• “If a man sings of God and hears of him, and lets love of God sprout within him, all his sorrows shall vanish, And in his mind, God will bestow abiding peace.” –Sikhism
• “A Muslim is one who surrenders to the will of Allah and is an establisher of peace (while Islam means establishment of peace, Muslim means one who establishes peace through his actions and conduct).”–Islam
• “The Lord lives in the heart of every creature. He turns them round and round upon the wheel of Maya. Take refuge utterly in Him. By his grace you will find supreme peace, and the state which is beyond all change.” –Hinduism
• “The whole of the Torah is for the purpose of promoting peace.” –Judaism
• “Blessed are the peacemakers for they shall be called sons of God.” –Christianity

We should look to nature for answers, put our minds to work; reason, and make every experience a learning one. It is evident that as humans we need something constant to believe in (religion) but everything in nature shows us that change is constant, gradual but constant and with change comes evolution and so we must evolve as a species physically and intellectually. It’s not about finding “one absolute truth” or whether God is Allah, Krishna, Jah or Brahman. It’s not a religious thing, “but a spiritual network linking us to the most high, the universe and each other”. (H.I.M Haile Selassie I). It’s our differences that make us dynamic and instead of embracing it we fight for superiority. We should be finding ways to coexist through a system that is based on compromise; irrespective of any social or cultural preferences.

Everything on earth is connected to each other and to the rest of the universe. Look at the Human Genome Project, we’re not nearly as complicated as we thought; we share much of our genome with many plants, worms etc. So it leaves me to wonder why we think we’re superior…There’s a cycle, a balance to be maintained among all life forms and as humans we take advantage and exploit for our unfounded needs.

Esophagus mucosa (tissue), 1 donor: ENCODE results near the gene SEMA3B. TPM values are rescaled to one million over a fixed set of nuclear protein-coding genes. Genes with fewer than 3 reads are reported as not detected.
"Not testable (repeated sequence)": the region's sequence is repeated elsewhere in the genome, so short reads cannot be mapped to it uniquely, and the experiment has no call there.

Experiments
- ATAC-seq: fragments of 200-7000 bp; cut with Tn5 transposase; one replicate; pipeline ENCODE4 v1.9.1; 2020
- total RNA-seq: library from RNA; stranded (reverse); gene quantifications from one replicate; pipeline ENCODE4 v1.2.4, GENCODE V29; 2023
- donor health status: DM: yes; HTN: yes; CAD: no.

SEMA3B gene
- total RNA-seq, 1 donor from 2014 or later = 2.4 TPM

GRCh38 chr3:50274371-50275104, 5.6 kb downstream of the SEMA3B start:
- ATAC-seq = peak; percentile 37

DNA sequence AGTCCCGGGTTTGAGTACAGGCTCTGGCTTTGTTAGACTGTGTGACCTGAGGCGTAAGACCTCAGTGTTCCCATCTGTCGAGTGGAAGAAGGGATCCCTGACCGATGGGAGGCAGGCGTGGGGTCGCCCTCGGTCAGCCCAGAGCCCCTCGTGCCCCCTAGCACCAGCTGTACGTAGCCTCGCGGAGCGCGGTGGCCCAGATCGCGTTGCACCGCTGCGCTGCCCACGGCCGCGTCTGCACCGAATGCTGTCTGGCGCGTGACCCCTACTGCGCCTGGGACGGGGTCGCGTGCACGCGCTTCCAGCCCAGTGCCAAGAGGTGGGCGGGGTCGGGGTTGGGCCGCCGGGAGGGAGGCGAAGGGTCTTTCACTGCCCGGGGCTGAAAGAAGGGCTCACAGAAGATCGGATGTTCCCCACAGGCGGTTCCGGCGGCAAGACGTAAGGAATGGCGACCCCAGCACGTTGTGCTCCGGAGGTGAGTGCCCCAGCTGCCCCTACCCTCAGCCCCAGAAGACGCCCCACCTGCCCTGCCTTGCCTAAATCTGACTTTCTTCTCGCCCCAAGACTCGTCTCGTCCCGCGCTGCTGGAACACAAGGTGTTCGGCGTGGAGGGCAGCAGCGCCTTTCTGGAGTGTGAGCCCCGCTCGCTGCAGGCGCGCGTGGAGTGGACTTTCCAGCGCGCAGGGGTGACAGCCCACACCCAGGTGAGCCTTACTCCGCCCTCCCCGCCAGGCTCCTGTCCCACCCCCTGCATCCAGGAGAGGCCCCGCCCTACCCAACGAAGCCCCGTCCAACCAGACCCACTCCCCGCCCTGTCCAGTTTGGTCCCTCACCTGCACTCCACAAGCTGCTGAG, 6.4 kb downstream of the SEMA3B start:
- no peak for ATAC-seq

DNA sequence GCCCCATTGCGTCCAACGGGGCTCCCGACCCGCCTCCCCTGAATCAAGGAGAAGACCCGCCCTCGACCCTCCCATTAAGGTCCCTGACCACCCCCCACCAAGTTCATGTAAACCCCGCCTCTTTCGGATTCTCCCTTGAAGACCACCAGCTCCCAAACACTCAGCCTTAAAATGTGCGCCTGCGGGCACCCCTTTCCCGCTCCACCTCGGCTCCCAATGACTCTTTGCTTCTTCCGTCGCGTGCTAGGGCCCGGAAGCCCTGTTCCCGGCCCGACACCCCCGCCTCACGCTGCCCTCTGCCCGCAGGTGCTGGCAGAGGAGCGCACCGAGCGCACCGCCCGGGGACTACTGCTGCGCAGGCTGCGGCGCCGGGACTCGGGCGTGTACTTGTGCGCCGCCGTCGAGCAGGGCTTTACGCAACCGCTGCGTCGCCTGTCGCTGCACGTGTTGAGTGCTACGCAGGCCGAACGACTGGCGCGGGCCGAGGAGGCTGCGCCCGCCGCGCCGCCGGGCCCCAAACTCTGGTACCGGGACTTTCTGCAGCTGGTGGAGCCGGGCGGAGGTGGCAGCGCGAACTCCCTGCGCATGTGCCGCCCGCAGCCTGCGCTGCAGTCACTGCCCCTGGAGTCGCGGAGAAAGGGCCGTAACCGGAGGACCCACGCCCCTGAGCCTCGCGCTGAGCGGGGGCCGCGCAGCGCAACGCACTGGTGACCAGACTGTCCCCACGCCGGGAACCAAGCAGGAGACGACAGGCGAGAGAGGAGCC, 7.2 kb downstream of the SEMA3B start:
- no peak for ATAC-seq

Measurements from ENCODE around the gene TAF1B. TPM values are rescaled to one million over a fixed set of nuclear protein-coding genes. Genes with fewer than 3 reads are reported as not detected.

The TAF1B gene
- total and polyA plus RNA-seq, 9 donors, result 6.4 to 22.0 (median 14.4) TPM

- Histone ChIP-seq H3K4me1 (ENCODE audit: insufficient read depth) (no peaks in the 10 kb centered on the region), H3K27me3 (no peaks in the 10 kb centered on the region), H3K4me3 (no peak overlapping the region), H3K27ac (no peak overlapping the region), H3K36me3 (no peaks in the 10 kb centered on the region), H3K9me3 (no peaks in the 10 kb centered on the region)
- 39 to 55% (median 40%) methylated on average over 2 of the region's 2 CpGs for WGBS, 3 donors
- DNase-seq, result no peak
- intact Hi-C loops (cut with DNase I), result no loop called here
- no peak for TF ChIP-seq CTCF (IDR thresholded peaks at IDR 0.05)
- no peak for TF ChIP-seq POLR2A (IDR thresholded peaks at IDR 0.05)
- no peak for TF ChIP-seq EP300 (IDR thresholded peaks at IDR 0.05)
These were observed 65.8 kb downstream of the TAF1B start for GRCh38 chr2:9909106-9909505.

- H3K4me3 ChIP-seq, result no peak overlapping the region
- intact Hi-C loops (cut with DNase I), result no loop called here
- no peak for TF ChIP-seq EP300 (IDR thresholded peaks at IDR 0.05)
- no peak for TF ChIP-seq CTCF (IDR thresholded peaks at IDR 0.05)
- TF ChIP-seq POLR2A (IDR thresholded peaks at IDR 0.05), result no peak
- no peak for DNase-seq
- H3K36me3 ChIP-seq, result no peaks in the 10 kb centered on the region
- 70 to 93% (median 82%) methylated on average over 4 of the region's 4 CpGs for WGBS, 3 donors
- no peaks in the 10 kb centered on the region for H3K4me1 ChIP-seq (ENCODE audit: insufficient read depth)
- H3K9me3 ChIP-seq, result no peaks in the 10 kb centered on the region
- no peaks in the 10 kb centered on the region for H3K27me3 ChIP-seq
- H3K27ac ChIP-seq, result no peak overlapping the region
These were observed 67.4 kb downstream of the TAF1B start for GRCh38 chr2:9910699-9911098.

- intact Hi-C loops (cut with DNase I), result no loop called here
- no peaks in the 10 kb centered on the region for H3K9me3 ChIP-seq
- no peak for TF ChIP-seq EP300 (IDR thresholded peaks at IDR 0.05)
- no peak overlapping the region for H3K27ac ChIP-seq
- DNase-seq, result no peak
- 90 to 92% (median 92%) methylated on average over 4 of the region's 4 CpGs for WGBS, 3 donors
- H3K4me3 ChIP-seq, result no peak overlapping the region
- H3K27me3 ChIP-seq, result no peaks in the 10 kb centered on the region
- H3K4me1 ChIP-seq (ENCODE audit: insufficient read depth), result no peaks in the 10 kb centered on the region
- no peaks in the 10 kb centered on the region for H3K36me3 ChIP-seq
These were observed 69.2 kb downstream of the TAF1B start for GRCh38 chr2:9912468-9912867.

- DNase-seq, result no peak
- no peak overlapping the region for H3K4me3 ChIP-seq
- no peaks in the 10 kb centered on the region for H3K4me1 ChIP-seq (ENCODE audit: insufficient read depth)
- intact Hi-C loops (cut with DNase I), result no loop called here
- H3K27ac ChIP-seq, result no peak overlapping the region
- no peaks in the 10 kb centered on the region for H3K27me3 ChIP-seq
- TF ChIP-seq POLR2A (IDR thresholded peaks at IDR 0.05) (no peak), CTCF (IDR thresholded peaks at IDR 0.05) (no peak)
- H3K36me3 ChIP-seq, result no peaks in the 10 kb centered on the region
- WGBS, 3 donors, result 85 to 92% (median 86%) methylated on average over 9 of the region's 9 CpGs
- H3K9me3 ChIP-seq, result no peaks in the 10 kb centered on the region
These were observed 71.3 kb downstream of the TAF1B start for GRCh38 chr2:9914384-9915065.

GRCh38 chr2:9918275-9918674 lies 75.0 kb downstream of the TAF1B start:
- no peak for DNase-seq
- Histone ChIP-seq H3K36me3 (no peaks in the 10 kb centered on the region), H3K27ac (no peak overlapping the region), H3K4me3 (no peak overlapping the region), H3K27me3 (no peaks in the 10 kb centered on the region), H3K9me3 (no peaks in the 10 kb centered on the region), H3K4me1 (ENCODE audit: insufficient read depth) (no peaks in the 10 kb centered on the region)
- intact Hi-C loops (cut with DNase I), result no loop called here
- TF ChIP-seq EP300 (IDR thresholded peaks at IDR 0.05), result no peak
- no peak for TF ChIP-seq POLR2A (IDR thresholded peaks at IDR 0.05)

There comes a point where everyone dies, the physical body can no longer perform essential processes. The divine part of our being, most commonly referred to as our soul, however, transcends scientific explanations. It lives on. Destruction of the flesh is not the ending of life. Like energy is never lost but changes from one form to another and the existence of different planes/dimensions, so too is life.

We live in an era ruled by technology, but before we became so advanced people relied on the sun to tell time, the lunar stages to plant crops and to make other decisions and deductions. The people of antiquity (Babylonians, Assyrians) worshiped the moon, the sun and stars and so became masters of astrology. They dedicated a day to each of the five planets known to them and with the sun and moon made up the seven-day week:

Satur (Saturn) day, Sun-day and Mon (Moon) day.

See, it all fits together.

It’s amazing the diversity in the customs and beliefs of the people throughout the world. Let’s take for example funerary practices: accodring to Herodotus, the Callatians ate the flesh of their fathers. To them this could have been a sign of respect and a means of staying connected to them. Given that interpretation the cremation of the dead, as the Greeks did would be unacceptable, therefore, “Right” and “wrong” is relative to the paradigm with which you’re using.

Everything is open to interpretation; that’s the beauty of life. The sense of not really knowing that leads to a realm of possibilities. At the end, it’s about never stop questioning, because a stimulated mind is essential to life.